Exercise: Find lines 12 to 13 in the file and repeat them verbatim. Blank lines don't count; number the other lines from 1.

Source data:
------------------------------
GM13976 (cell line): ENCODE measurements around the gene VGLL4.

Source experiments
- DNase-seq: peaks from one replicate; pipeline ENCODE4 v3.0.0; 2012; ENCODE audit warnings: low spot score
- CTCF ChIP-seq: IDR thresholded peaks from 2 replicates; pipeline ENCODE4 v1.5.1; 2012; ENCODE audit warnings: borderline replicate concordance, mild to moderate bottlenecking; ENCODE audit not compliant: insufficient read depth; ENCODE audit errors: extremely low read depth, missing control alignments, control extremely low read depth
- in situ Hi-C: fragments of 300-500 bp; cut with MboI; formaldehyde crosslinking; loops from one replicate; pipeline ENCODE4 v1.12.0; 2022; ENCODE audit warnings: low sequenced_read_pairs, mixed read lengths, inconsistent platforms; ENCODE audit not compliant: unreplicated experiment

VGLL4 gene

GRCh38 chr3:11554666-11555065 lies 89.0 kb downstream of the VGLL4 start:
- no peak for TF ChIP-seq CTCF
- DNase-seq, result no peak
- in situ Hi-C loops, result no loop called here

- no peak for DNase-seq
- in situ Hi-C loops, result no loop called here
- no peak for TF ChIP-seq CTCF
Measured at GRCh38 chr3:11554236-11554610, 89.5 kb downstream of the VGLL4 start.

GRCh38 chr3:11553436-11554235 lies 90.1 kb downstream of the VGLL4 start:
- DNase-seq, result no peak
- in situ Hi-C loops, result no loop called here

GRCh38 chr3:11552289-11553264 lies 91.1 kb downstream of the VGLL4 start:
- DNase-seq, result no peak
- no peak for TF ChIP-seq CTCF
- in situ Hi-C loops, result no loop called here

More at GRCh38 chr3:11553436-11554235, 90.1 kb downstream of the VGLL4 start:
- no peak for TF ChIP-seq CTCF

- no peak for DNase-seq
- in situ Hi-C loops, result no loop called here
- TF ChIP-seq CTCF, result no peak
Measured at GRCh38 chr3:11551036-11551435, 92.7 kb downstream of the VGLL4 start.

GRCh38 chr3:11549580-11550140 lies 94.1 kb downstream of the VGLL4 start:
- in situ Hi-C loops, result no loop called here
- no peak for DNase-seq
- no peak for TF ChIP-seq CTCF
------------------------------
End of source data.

- in situ Hi-C loops, result no loop called here
- no peak for TF ChIP-seq CTCF